The aim of the game is to expand a phrase or a simple sentence into as long a sentence as possible by adding extra words. You can play the game with the whole group or split students into small teams. Write a single word or a phrase on the board. Then invite students to add one or two extra words to make it into a longer sentence. Each word brings one point. The winner is the one who has scored more points.
Go to the shop
Go to the shop to buy a mug
Go to the shop to buy a coffee mug
Go to the shop to buy a ceramic coffee mug
I need to go to the shop to buy a lovely ceramic coffee mug
I need to go to the shop to buy a lovely ceramic coffee mug for my mom
You can use this game to make any gap-fill exercise more learning rich. Get students to suggest more words or phrases that could be added to the item (before/after).
E.g. They ______ (to plan) a trip.
They planned a trip to England.
They planned a 2-day trip to England.
They planned a 2-day trip to England so they could see ………………….
The Curious Cat
Students recite alphabet silently, the Curious Cat says ‘STOP’ and points randomly at a player. The player tells which letter he/she stopped at.
The Curious Cat asks students different questions – Who? Why? Where? When?, etc. – to which the players should give short answers starting with the letter they picked (this can be a phrase or a single word). For example, the letter ‘C’:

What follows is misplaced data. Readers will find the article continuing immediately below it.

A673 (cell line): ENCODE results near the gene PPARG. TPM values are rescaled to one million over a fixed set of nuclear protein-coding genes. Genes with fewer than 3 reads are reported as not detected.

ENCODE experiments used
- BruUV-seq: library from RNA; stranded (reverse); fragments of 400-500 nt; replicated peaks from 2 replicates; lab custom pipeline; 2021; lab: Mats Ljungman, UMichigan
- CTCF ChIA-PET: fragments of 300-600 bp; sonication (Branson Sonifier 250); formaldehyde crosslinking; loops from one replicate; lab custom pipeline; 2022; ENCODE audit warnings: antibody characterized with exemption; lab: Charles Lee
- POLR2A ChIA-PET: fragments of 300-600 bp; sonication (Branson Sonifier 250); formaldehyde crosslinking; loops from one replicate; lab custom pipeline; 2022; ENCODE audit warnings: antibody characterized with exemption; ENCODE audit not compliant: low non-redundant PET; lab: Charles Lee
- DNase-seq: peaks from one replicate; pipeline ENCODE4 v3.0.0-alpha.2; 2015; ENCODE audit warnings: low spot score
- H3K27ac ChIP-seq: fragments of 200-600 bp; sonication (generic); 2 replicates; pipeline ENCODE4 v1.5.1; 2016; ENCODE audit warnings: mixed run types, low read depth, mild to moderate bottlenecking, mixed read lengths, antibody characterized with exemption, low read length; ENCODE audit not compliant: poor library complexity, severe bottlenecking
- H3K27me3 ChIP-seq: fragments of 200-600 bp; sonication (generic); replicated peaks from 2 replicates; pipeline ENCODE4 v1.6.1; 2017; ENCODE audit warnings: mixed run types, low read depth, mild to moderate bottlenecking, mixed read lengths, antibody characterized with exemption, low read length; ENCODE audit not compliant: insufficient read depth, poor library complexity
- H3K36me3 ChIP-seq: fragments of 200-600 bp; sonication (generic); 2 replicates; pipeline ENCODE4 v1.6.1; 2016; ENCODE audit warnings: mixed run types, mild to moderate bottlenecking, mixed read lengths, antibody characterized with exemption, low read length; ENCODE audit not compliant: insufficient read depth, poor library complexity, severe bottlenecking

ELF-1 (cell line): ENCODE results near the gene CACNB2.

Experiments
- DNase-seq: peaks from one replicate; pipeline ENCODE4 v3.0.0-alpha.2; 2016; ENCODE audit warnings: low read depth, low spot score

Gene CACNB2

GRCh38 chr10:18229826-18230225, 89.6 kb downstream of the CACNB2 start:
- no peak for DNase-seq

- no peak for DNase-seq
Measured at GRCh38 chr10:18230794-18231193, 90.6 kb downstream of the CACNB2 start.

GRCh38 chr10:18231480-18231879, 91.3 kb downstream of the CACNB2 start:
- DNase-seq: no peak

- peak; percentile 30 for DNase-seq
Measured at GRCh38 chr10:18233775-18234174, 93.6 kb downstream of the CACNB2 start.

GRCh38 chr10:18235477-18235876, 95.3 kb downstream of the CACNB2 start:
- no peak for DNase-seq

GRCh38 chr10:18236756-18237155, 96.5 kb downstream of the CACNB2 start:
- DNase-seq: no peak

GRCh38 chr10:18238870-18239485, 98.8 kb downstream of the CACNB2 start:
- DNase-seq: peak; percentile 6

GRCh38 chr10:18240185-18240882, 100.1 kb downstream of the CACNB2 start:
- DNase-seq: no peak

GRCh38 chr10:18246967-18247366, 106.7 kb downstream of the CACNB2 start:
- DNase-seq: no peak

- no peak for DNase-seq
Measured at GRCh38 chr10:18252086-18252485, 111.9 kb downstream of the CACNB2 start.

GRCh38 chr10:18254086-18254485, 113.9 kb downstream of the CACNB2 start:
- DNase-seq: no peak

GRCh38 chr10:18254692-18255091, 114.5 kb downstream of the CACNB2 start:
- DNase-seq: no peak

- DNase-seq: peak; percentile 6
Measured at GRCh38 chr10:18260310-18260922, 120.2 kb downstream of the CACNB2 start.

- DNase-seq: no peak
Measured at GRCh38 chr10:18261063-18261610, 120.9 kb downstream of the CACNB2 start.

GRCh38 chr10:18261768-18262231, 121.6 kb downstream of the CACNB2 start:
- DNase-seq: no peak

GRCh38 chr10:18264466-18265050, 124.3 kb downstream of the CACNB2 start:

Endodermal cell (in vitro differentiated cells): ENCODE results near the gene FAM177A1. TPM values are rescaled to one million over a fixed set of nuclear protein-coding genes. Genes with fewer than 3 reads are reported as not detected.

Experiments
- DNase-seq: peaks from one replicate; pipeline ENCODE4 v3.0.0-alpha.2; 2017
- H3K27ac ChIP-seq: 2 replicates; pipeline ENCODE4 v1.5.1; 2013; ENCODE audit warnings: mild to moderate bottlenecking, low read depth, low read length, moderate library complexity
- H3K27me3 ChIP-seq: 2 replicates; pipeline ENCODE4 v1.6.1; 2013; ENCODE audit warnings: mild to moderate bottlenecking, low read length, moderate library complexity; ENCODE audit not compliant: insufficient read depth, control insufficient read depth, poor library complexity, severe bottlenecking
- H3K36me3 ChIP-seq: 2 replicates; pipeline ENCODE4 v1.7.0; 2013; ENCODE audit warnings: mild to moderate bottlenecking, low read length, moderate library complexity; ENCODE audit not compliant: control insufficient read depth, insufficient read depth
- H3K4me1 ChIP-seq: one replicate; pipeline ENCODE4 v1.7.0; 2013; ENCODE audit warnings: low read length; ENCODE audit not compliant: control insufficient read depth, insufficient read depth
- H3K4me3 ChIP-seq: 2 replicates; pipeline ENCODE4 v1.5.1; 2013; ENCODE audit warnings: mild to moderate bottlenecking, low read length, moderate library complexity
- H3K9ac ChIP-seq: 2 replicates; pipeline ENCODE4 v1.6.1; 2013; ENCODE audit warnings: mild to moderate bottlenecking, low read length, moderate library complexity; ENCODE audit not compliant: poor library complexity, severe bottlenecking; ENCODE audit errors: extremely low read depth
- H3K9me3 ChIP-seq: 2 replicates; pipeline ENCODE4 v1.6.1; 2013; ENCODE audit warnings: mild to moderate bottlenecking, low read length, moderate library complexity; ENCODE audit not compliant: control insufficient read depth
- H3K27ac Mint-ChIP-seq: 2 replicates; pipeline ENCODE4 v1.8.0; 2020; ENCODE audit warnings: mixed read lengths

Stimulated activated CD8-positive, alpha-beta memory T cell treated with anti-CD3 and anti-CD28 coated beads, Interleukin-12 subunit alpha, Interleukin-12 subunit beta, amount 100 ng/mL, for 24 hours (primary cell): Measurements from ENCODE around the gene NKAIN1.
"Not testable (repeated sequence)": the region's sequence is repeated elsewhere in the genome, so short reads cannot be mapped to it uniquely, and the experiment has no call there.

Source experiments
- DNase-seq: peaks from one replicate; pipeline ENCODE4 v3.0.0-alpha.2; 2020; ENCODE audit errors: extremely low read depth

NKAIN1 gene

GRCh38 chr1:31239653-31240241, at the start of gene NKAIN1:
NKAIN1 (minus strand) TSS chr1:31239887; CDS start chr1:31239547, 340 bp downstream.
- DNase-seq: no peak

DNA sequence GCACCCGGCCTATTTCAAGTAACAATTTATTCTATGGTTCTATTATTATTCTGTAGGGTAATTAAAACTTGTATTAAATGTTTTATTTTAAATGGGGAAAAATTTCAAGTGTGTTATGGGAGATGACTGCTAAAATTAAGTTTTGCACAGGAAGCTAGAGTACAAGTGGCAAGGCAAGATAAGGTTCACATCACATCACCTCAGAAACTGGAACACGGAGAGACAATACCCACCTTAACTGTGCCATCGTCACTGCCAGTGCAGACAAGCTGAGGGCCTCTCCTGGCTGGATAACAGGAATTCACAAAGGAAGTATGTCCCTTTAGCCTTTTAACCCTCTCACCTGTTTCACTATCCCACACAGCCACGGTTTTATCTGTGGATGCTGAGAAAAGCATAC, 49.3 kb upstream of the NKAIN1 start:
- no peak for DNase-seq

‘Who?’ – Captain Cook. – ‘Where?’ – Congo. ‘With whom?’ – Caitleen. ‘Where from?’ Cairo. ‘When?’ – Christmas night.
Every time a player cannot give an answer, the Cat gets one point. The game stops after the Cat gets three points.
You can also use it to practise answering and asking questions (grammar focus). Get the Cat to ask full questions:
Who?’ – Captain Cook. – ‘Where did Captain Cook go?’ – He went to Congo. ‘With whom did he go to Congo?’ – With Caitleen/He went there with Caitleen. ‘Where was Caitleen from?’ – She was from Cairo. ‘When did Captain Cook and Caitleen go to Congo?’ – They went to Congo on Christmas night.
Ask your students to make up one sentence answering the questions, “Who, does what, to whom, when, where, how, and why?” in one long sentence.
E.g. Captain Cook and Caitleen were sure nothing Congo wrong on Christmas night.
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